This should work: rows = 3; cols = 4; data = RandomInteger[{1, 100}, {rows, cols}]; names = {"First", "Second", "Third", "Fourth"}; sortBy[data_, idx_] := If[idx == 0, data, Sort[data, #1[[idx]] < #2[[idx]] &]]; Dynamic@Grid@Prepend[data, Array[Button[names[[#]], data = sortBy[data, #]] &, cols]]


6

This can be achieved by adding the ControllerLinking -> False option to any Graphics3D objects that you do not wish to be affected by the external controller. For example with Manipulate[ Graphics3D[{FaceForm[Hue[x]], Cuboid[]}, ControllerLinking -> False], {x, 0, 1}] my joystick x-axis changes the colour but the cube doesn't rotate.


6

What I really wanted to post was an alternative way of generating the grid. In my humble opinion, it's better to do it with Table without Partition as it looks better in code. But since Animate has already been dealt with, three times over, let me also use an alternative method for that: color[n_] := Style[n, Which[100 Clock[1, 10] < n, Black, PrimeQ@n, ...


6

Expanding a little over rasher's answer: data = Table[{x, Log[3.5 + 2.5 x^2] + RandomReal[{-1, 1}]}, {x, 0, 10}]; r = {}; s = {}; u = {}; Dynamic[ GraphicsGrid[{{ Plot[Log[r[[-1]] + s[[-1]] x^2], {x, Min@data[[All, 1]], Max@data[[All, 1]]}, PlotLabel -> "Fitting", Frame -> True, Epilog :> {Red, PointSize[Medium], ...


6

Perhaps something like this? text = ""; EventHandler[ InputField[Dynamic@text, String, ContinuousAction -> True], {"ReturnKeyDown" :> Paste["\n"]} ]


6

The problem seems to be that a TagBox that is generated is handled incorrectly by the front end. The TagBox has the form TagBox[bigExpr, Deploy, DefaultBaseStyle -> "Deploy"]. In this expression the second argument Deploy is quite meaningless. I couldn't trace any further than this TagBox as I cannot see how the front end handles it. How the kernel ...


6

In your example the resolution of image is going to zero with number of points and you will see the scattered field after addition of some dozens of thousands of points.. What is the sense of such drawing and moreover the sense of dynamic updates of such graphics? May be it is better to use something like this, with pre-defined size: data = Table[0, {i, ...


6

The reason for this behaviour is that as soon as the cursor gets away from a particular vertex marker it leaves the associated EventHandler. Here's a work-around, let's associate the event handler with the whole Graph. We just need to take care of updating the proper pos. DynamicModule[{ind = 1, pos1 = {1, 0}/2, pos2 = {1, 1}/2, pos3 = {-1, 0}/2}, ...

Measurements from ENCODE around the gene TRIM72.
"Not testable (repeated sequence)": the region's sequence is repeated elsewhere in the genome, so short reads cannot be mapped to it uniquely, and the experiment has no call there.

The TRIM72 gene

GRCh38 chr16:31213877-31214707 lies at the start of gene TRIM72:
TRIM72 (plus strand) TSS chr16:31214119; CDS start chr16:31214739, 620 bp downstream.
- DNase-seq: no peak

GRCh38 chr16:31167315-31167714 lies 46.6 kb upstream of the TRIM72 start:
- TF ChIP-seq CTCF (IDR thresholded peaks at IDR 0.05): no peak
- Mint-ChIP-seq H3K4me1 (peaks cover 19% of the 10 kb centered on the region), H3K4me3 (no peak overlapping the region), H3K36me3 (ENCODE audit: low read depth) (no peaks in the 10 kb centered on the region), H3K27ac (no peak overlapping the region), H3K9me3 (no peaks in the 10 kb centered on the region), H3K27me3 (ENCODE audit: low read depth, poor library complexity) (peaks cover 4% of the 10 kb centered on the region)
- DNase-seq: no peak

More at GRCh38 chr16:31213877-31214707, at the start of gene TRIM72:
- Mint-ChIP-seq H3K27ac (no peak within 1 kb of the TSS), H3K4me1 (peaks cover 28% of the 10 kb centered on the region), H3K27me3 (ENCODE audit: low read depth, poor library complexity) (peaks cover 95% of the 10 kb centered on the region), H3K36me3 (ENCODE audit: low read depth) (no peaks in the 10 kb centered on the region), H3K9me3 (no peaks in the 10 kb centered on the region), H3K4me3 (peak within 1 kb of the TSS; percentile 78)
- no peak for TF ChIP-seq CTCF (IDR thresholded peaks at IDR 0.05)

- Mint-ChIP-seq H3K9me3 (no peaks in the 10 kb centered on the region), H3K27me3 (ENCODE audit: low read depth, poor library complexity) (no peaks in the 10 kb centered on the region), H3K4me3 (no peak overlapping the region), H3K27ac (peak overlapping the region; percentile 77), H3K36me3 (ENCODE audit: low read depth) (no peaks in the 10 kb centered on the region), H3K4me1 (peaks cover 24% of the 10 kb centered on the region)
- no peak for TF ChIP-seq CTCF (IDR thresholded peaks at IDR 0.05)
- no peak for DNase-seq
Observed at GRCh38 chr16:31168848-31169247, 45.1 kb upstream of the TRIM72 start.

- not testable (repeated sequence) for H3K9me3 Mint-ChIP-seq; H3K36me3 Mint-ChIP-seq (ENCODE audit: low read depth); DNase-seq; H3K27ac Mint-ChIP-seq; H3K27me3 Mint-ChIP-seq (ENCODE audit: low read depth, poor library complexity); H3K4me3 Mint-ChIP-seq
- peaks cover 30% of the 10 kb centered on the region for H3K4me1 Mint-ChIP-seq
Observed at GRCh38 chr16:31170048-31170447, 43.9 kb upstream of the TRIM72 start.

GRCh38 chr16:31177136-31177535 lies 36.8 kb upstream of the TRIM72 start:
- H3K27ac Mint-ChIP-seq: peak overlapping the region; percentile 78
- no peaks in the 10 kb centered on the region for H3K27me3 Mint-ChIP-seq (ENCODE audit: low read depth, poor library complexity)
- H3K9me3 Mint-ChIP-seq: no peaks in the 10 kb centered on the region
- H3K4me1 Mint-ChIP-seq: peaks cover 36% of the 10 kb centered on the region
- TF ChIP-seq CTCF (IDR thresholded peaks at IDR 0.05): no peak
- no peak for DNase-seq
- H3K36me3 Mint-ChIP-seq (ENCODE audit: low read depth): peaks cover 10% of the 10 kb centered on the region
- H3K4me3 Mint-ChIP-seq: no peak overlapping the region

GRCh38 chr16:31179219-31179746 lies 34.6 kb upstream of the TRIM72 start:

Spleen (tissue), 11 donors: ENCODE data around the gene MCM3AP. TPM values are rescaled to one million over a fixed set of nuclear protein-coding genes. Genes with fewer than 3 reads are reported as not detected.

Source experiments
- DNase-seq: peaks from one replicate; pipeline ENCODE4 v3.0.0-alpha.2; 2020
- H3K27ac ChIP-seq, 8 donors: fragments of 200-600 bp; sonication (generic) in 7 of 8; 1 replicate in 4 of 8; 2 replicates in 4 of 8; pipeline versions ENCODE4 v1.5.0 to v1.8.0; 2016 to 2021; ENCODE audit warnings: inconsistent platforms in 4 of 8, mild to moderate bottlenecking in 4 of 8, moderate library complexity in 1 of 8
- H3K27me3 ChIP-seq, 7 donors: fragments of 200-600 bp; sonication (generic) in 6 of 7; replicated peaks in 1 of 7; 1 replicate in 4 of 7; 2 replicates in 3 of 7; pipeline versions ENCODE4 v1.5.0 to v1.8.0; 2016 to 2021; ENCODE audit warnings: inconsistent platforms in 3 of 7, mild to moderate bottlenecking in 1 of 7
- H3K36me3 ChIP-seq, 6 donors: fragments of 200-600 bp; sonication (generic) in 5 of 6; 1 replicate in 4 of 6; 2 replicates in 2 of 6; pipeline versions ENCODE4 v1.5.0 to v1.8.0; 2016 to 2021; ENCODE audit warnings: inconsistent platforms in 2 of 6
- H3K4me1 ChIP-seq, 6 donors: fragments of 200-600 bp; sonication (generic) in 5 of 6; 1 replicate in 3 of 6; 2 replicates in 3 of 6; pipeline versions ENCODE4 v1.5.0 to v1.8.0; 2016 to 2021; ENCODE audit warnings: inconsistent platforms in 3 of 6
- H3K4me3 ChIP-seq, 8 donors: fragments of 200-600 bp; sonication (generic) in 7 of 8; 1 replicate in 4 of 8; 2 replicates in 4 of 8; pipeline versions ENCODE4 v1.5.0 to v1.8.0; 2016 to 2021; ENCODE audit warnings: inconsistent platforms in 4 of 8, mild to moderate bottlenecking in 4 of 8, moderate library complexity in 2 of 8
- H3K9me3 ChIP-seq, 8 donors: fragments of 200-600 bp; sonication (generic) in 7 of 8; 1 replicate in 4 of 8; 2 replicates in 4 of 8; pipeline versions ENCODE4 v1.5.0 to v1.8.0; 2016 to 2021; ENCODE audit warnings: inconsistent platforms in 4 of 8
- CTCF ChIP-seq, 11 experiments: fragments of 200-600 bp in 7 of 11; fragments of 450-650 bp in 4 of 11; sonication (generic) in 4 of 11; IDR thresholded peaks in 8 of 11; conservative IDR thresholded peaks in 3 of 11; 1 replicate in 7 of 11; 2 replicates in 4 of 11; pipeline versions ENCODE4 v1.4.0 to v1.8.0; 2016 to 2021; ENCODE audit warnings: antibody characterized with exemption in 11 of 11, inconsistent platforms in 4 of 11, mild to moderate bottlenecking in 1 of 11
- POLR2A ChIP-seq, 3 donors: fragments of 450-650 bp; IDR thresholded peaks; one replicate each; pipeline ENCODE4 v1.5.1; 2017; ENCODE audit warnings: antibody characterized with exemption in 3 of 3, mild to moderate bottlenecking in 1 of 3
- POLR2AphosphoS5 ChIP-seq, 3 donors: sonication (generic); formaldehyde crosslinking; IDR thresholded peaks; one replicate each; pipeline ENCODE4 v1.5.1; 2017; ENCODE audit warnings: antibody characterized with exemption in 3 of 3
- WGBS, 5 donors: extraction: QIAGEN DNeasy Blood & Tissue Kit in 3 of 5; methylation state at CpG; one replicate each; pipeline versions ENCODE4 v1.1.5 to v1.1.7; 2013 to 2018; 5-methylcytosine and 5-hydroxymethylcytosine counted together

5

The descriprion of the problem seemed to me similar to other issues I've faced in the past. ContinuousAction->True option for InputField helped me then and OP confirms that it helps in his case too. So at the end, MWE introduced by Simon Woods should be expanded to: Column[{ InputField[Dynamic[test[[1]]], String, ContinuousAction -> ...


5

Your code seems to intend to do something a little different than what I understood from the question - so I hope this is right. :) Fixing the code require two changes, remove Deploy -- it makes the EventHandler inoperative; and put Dynamic around the argument pt -- one of the important attributes of Dynamic is that it is HoldFirst, which allows the ...


5

Quick fix to your code would be to add Row and Spacer[0]. a=0; DynamicModule[{x}, Row@{Slider[Dynamic[x]], Dynamic[If[x>.5,a=1;, Spacer[0]]]}] Instead of Spacer[0] you can use empty string: "", or Invisible[""]. Those braces are in output because you put them there. To know more about organizing an output, take a look at documentation: tutorial / ...


5

The code is bit complicated, at least the prospect of explaining exactly what's going on seems complicated. Roughly some principles that can help someone understand what's going on. In Manipulate[body, etc], anytime a variable that body depends on changes, body will be executed. Nested Dynamic and Refresh within body will make things more complicated ...


5

To save and restore data, you could use a Button for saving and an ActionMenu for restoring. The defaultParameters could just be the data -- you have to remember what order you put things, but usually that is important only in two or three places (the Button, the ActionMenu, and your case initializing defaultParameters). Merely for demonstration purposes I ...


5

Starting with a styling funtion: st = Style[#, If[PrimeQ@#, {Bold, Blue}, Gray]] &; For fast operations and small tables you can use MapAt: Animate[ MapAt[st, Range@100, List /@ Range@i] ~Partition~ 10 // Grid, {i, 0, 100, 1} ] In version 9 you can use Span for better performance: Animate[ MapAt[st, Range@100, ;; i] ~Partition~ 10 // Grid, {i, ...


5

Where exactly do you run into problems? Maybe I don't understand your question, but you can 1. just substitute the expression DynamicModule[{c = 11}, Grid[Map[Button[ToString@#, c = #, Background -> Dynamic[If[Mod[#, c] == 0, Green, White]], ImageSize -> {32, 32}, Appearance -> "Frameless"] &, ...